Michigan Hypoxic-Ischemic Encephalopathy Lawyers
What Can I Do if My Baby Was Oxygen-Deprived at Birth in Michigan?
Hypoxic-ischemic encephalopathy (HIE) is a brain injury where a baby is deprived of oxygen at birth. Fetal oxygen deprivation can cause serious and irreversible brain damage. The extent of damage and disability varies from infant to infant and depends on a number of factors at the time of birth. Other terms you may hear for hypoxic-ischemic encephalopathy include birth asphyxia, neonatal encephalopathy, intrapartum asphyxia, and perinatal asphyxia.
If your child suffered a birth injury (cerebral palsy, hypoxic-ischemic encephalopathy, learning or developmental disabilities), you may be able to secure your child’s future with the help of birth trauma attorney. Throughout this page, we’ll discuss the basics about HIE, including causes, diagnosis, risk factors, treatment, next steps, and legal help.
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What Causes Oxygen Deprivation in a Baby?
Oxygen deprivation can be due to numerous factors – a baby may ‘get stuck’ in the birth canal during labor, have shoulder dystocia (where the baby’s shoulder is caught on the pelvic bones) or have the cord wrapped around their neck, or the mother may have had a placental abruption or uterine rupture (resulting in heavy bleeding, which decreases blood flow to the baby). Ventouse (vacuum-assisted) or forceps deliveries are also associated with HIE.
Birth asphyxia happens in two stages. The first stage occurs is the initial cell damage that happens during the period of oxygen and blood flow deprivation. The second phase – called reperfusion injury – occurs when the blood flow and oxygen is restored and the toxins that build up in the damaged cells are released into the body causing further harm.
HIE is often a preventable injury and is very strongly associated with medical malpractice – in many cases, a parent can closely follow prenatal care guidelines, and a child may still have HIE due to a medical staffer’s mistakes in monitoring, birth and delivery. This is why understanding the causes of HIE are important – we find that parents sometimes think back to their delivery and begin to suspect that doctors may not have followed standards of care, then reach out to us to help them determine if medical malpractice occurred, and whether they can get help funding their child’s future care. Please reach out to us if you are concerned about your child’s development, whether you are in Detroit, Grand Rapids, Kalamazoo, Traverse City, Marquette or any other Michigan city.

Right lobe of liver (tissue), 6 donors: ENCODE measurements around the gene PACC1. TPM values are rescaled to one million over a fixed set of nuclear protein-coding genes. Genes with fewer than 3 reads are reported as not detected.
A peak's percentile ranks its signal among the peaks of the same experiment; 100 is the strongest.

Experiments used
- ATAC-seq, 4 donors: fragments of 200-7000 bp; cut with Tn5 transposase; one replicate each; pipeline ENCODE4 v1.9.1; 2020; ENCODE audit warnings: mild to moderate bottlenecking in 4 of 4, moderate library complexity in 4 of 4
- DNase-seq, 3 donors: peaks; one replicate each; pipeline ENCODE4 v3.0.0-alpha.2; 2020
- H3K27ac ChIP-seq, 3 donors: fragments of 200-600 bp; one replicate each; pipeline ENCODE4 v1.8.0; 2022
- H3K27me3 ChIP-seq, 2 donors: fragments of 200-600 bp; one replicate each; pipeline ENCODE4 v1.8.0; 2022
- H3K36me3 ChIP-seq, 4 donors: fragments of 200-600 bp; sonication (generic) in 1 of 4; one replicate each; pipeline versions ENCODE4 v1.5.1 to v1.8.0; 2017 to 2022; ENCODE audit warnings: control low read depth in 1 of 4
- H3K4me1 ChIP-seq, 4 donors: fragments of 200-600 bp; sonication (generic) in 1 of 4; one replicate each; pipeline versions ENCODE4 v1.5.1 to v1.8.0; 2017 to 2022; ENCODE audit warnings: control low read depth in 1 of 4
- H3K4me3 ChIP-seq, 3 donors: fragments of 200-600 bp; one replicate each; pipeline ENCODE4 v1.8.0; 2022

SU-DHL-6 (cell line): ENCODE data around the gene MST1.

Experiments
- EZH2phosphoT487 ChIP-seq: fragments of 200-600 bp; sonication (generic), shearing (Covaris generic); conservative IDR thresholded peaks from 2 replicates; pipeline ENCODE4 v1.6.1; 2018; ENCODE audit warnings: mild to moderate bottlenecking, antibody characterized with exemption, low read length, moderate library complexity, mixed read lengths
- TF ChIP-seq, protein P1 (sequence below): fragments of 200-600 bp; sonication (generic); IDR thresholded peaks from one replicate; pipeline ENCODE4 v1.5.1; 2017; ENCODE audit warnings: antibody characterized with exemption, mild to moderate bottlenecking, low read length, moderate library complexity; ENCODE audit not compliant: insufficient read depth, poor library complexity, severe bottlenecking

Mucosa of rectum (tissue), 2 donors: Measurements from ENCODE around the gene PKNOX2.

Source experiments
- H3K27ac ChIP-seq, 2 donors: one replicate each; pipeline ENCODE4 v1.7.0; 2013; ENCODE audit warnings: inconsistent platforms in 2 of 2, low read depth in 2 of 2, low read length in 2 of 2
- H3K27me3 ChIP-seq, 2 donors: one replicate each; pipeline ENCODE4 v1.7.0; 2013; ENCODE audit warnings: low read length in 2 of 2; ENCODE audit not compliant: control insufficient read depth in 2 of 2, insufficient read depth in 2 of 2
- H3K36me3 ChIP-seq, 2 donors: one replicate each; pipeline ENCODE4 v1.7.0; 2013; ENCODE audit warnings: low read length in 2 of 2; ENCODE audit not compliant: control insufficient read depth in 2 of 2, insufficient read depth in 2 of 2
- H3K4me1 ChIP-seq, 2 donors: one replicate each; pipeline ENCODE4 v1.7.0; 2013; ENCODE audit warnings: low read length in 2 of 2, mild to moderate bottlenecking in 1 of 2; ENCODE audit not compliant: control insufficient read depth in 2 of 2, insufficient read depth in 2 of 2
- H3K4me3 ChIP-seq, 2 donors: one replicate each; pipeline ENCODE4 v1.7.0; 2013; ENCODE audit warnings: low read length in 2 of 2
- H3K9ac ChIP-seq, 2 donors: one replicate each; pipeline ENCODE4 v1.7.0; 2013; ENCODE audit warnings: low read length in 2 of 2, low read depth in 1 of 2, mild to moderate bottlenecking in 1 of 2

HIE Has Many Risk Factors
There are many conditions and risk factors that can contribute to HIE. Many of these factors are things that medical professionals can closely monitor and properly treat. In many cases, proper monitoring and treatment will help prevent complications and medical emergencies that can cause HIE. Conditions that can require heightened monitoring and intervention include:
HIE Can Cause Varying Levels of Disability
HIE can vary in severity. This means that some children with HIE may have very few to no functional impairments, while some children may have very severe impairments that can substantially limit their physical or cognitive function. HIE can impact different parts of the brain, but it can often manifest itself as:
- Cerebral palsy
- Problems with coordination and walking
- Intellectual and developmental disabilities
- Learning or cognitive disabilities
- Seizures and epilepsy
- Blindness or visual impairment
- Deafness, hearing impairments
- Speech problems
Detecting Hypoxic-Ischemic Encephalopathy in Your Child
HIE can look different based on individual circumstances. Some children are diagnosed with HIE immediately while some aren’t. Some parents of kids with HIE are only told that they have the diagnosis, not necessarily why it happened. Sometimes, hospitals won’t fully explain why a child has HIE, or might otherwise deflect their answer. This is why it is always best to reach out to a birth injury attorney to determine the cause of the HIE on a case-by-case basis.